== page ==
Bill Duke is the legendary African American Godfather of American Cinema, who recently received a Lifetime Achievement Tribute from the Directors Guild of America as he joined the ranks of directors Stephen Spielberg, Alfred Hitchcock, and Clint Eastwood. But what makes Bill Duke standout from these other directors is the fact that he is a director who paved the way for African Americans in cinema beginning in the early 1970’s when Spike Lee was just a teenager. Bill is the Founder and CEO of Duke Media.
Bill Duke serves on the Board of Trustees at the American Film Institute. Governor Arnold Schwarzenegger has also appointed him to the California State Film Commission Board. Bill Duke served as the Time Warner Endowed Chair in the Department of Radio Television and Film at Howard University in Washington, DC. President Bill Clinton then appointed him to the National Endowment of the Humanities.
Bill Duke’s directing credits include The Killing Floor, A Rage in Harlem, Sister Act 2, Deep Cover, Hoodlum, The Cemetery Club, Coverand Not Easily Broken. Currently in postproduction are the films Black Diamonds: The Evolution of Blacks in Baseball and Dark Girls.
Bill Duke’s acting credits include Predator, American Gigolo, Car Wash, Commando, Menace II Society, Bird on a Wire, The Limey, Get Rich or Die Trying, X-Men 3, the independent film Yellow, the soon to be released Henry’s Crime with Keanu Reeves and James Caan, and The Big Bang with Antonio Banderas.
Bill Duke is a humanitarian and activist who devotes his time to charity and not for profit organizations. . He is also extensively involved with the United Nations UNAIDS mission to eliminate AIDS globally.
As film history has proven, Bill Duke welcomes the challenges of making films with a voice that needs to be heard by the world.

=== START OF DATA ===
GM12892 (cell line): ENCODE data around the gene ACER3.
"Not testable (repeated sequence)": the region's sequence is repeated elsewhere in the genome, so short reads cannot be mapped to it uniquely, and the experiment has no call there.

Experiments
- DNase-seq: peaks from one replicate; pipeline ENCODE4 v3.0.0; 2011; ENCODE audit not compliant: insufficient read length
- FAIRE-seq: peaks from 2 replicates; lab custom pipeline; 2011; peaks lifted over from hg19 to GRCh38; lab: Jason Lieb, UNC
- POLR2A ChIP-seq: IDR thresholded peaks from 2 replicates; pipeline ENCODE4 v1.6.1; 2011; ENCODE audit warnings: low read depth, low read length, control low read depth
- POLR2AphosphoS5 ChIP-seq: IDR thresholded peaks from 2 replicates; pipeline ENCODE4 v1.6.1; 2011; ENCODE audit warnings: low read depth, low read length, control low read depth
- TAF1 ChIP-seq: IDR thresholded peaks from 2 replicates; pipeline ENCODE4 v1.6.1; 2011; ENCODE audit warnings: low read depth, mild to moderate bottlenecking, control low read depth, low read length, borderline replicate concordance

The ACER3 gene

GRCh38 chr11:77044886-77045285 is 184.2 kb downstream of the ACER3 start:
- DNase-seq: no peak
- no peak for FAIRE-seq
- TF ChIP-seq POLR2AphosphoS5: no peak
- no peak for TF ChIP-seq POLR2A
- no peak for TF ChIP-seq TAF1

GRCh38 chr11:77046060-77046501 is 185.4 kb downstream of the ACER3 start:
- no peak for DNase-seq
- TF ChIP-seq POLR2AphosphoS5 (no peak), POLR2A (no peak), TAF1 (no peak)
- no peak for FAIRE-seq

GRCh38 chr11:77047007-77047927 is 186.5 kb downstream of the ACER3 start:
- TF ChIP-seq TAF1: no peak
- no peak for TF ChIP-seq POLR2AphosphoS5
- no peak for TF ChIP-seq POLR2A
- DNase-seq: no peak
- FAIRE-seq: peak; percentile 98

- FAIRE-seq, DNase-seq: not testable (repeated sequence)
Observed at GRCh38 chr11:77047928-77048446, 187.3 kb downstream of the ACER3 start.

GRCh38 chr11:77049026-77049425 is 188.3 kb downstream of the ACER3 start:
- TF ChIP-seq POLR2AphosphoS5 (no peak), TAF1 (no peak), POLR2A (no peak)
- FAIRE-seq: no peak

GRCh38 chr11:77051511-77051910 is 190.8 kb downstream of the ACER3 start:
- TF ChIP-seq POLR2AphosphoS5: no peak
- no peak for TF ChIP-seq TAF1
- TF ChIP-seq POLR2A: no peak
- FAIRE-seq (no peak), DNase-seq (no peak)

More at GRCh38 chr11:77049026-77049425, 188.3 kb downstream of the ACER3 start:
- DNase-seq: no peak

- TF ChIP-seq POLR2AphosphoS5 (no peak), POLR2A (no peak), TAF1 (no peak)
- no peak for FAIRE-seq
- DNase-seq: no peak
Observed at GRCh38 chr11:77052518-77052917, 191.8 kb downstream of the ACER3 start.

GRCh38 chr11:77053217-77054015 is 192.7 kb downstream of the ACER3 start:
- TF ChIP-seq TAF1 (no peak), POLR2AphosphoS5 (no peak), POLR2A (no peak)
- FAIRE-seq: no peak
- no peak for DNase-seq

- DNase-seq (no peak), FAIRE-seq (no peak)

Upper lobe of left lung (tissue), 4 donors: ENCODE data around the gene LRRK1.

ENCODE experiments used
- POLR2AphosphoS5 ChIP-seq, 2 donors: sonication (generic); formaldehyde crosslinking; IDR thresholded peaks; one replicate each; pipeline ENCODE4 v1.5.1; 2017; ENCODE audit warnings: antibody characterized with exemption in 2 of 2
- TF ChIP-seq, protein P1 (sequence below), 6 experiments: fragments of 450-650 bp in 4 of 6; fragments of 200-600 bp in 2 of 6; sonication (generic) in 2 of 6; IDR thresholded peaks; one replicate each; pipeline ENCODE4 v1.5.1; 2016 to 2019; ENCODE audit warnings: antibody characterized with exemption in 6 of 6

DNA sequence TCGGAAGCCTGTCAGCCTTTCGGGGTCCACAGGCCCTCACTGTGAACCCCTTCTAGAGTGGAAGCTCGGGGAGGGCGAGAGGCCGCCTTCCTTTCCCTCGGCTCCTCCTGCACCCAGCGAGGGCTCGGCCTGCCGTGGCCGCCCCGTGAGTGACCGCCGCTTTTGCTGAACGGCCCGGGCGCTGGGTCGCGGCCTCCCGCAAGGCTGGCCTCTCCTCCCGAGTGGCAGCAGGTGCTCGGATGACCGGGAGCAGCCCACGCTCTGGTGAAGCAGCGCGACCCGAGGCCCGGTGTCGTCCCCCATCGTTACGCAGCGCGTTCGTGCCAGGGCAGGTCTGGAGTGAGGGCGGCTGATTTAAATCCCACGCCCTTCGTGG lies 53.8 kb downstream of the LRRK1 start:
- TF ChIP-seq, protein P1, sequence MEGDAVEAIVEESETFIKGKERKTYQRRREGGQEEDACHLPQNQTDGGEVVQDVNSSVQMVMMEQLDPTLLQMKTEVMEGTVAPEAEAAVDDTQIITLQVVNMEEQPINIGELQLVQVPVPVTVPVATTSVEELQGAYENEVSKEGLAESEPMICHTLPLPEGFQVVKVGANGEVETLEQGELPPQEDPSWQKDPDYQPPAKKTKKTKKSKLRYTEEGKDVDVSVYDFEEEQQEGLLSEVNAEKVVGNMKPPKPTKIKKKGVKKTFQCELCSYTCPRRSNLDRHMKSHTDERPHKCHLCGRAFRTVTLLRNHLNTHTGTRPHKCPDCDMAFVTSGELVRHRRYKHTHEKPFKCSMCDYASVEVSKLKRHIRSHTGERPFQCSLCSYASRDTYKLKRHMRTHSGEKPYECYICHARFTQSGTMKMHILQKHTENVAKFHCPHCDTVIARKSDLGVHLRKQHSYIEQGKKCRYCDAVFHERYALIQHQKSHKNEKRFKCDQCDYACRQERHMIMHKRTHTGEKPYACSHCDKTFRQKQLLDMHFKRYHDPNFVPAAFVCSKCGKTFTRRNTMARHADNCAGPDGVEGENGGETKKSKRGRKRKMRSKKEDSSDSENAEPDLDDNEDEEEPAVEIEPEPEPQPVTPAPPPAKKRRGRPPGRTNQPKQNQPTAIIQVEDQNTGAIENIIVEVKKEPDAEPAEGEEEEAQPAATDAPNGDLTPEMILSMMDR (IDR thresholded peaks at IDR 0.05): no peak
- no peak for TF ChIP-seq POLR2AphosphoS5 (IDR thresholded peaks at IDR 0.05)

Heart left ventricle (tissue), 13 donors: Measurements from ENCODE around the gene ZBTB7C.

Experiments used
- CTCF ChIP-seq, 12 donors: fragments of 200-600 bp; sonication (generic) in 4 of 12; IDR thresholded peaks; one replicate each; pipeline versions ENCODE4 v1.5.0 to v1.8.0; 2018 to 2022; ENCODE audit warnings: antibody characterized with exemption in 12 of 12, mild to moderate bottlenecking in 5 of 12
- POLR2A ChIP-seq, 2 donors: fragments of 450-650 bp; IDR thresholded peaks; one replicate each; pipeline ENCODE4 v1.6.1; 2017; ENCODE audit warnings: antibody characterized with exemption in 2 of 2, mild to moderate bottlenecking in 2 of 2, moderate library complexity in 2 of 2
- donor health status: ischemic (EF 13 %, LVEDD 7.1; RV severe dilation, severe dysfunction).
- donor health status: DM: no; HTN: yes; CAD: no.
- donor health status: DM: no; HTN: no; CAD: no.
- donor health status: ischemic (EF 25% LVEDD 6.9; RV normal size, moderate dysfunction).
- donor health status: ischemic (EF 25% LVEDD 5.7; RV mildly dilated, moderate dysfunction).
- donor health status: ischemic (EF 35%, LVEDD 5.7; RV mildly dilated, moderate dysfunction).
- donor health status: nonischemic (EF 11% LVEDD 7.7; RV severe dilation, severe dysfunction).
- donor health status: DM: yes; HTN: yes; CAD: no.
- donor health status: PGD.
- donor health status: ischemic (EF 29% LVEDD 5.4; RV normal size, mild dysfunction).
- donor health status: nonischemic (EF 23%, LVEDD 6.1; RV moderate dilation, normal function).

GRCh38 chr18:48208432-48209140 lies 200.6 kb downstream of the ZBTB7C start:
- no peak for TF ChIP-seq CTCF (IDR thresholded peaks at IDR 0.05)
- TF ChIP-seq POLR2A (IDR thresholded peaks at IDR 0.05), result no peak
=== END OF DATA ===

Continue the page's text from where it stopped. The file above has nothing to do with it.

Bill Duke spoke about his career to the membership. He got a scholarship to Boston University. His roommate at the time was Roy Richards, the first black director on Broadway, and also Bill Duke’s mentor. Roy Richards suggested he apply to the School of Performing Arts. Bill Duke did and he got in. When Roy Richards went to Los Angeles Bill Duke went with him as his assistant, and stayed in LA. He got roles as an actor in some films and worked on a television show “Powers Town USA” and then he didn’t work for 2 years. He couldn’t find a job anywhere. So, he applied to American Film Institute (AFI) and was accepted. He had always wanted to direct and his short film received awards. He got hired as a director on Knots Landing and from there began his directing career while balancing his acting career.
While he loves being an actor and playing a role, as a director, you tell a story and you have a voice. He spoke about the importance of having management skills as a director; one must manage the time and time costs money.
“Dark Girls” his documentary just sold it to OWN, Oprah’s network. It aired on June 23, 2013. It is also on Video on Demand (VOD) and online. He did it with Kick-starter and had a specific audience in mind – women. He focused on women and their experiences with this issue to give them a voice and it’s about women’s empowerment. And, the content is global and therefore the market is global. He said there’s a $15 billion dollar skin lightening/whitening industry around the globe, (Africa, India, Asia), so he has a global market that reaches both men and women, because a lot of men in India lighten their skin so that people will think they work in offices vs. outdoors.
He is now working on another passion project, “What is a Man?”.
He spoke about the important to conceptualize content form a global perspective. Hollywood is expanding into a global market place. It’s no longer the film business; it’s the media business. While it’s a creative process, but it’s also a business. He also spoke about the importance of understanding distribution and all the outlet that are there for a film/show to get distributed.
His parting advice to the membership was to ask oneself ““where do I fit in this new landscape?”. And to make strategic alliances.